In the Beginning…

On the 24 April, 1959 a meeting was called to form a SCUBA club in the Woy Woy area. This meeting was held at the home of Dick Burford in Burge Road, Woy Woy and seventeen persons were present. The result of this meeting was a total agreement on the formation of a club and an election of officers took place, the result being:

President: Dick Burford.
Secretary: Roy Cunningham.
Treasurer: Cyril Finch. Chief Diving Instructor: Dave Webb

Dave was the logical choice for the instructors position, as he was an ex-navy clearance diver.

At the second meeting the clubs name was selected from:

Brisbane Water SCUBA Club (BWSC)
Brisbane Water Undersea Research Group (BWURG)
Brisbane Water Aqualung Club (BWAC)

Club fees were also set, these were ten shillings ($1) joining fee and one pound ($2) per annum. Diving school fees were set at, two pounds ($4).

Next meeting the constitution and Club rules were adopted.


Becoming Self Sufficient

These early days were quite different from today where we take everything for granted and the technology is user friendly. Wet suits hadn’t been invented and air fills were only obtainable in Sydney, To overcome the air problem the Club hired from Barnes Scuba Service in Sydney a trailer with two very large cylinders on top and by decanting from these eased the burden of the trip to Sydney for a fill.

At the Clubs first annual dinner in June 1960, the Club had as guest speaker, Lt Cmdr. Titcomb from the Royal Australian Navy. This led to the Club visiting the Naval base at Rushcutters Bay which resulted not only in seeing over the base, but a dive in the recompression chamber and the following day in Sydney Harbour, using an oxygen rebreather set which was indeed quite an experience.

In August, 1960, a proposal was put to us by Hugh Baird, a local boat builder to finance us to buy a compressor. A seven cubic foot Bristol was imported from England and set up behind the winch house at the boatshed in Booker Bay and was in full operation by September 1961, solving all our air problems. By February 1963, we had repaid two hundred pound ($400) of the debt and Hugh generously denoted the balance three hundred and forty one pounds ($682). Our air was sold at the rate of one penny (1 cent) per cubic foot, that is 88 cents for a tank fill!


Instructing the instructors

Since formation, the Club had been running diving classes and the strain was starting to tell on our only instructor, Dave, so he decided to run an instructors course and set pass marks at 85% practical and 95% theory. By the end of I960, we had two extra instructors. Col Zwan and Roy Summersby. In those days theoretical lessons were conducted in the homes of club members.

In the early 60’s wet suits vere imported to Australia, until then we were wearing woollen jumpers, up to three at a time, normally with boiler suit overalls on top.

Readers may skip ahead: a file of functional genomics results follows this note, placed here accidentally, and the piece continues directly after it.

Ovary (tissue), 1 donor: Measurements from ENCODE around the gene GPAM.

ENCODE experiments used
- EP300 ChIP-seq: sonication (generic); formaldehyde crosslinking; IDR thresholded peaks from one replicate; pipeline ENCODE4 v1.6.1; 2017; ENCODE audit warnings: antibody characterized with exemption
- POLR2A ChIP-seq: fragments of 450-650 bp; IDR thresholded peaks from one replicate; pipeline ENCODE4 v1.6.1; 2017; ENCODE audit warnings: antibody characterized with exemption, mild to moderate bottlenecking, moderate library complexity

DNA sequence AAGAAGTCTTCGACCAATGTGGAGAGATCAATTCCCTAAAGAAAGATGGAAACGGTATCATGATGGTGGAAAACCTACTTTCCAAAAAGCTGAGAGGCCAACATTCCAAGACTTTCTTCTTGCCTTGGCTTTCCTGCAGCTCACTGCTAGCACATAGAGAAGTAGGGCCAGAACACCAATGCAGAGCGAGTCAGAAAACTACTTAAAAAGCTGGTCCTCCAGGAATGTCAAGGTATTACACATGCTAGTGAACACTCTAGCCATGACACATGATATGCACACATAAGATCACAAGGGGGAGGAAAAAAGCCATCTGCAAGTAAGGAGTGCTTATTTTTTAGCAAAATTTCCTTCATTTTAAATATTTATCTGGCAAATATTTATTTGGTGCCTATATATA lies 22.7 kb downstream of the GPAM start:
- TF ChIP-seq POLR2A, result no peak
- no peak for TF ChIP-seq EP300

One important improvement the girls came up with was a jacket made out of rubberised material which was worn over the jumpers and reduced the flow of water through them. Club activities in these early days were many and varied and included building such things as camera cases, Hooker units, sleds, underwater scooters and even a two man submarine was attempted by Club members.SCUBA and Skin diving or snorkelling (now known as free diving) was a relatively new sport back then and highly unregulated. Club members took it upon themselves to ensure the sport was conducted safely and to inform the public of the dangers of diving without instruction or inadequate equipment. At the second annual dinner we had the now famous Ron Taylor as our guest speaker and he was very popular with his talk and film presentation. It was Ron’s early days as well as ours and while our home made camera cases were still leaking, Ron was showing films of Grey Nurse sharks at Seal Rocks.


Becoming organised

By 1962 there were a number of Scuba clubs in N.S.W., and they formed what was known as the Council of Underwater Activities and our Club along with the UnderwaterResearch Group of N.S.W. (Sydney), and the Underwater Research Group of Newcastle, met at the Central Coast Leagues Club, and set down the minimum standards for diving instruction. It was pleasing for us that we compiled with what was adopted, the only modification being a minimum time of five minutes buddy breathing be added to our syllabus, The Council of Underwater Activities was divided into three areas with ourselves and Newcastle making up the northern zone, which was very active. Along with the training of divers, SCUBA conventions were held at Halifax Park and Toowoon Bay, with boat transport being provided by private owners. These weekends were very successful. The northern zone also produced a small booklet explaining the theory of diving to make training easier for the Clubs. As time went on the Council of Underwater Activities or C.U.A., amalgamated with the Underwater Spearfish Association and later became the Australian Underwater Federation as it is today.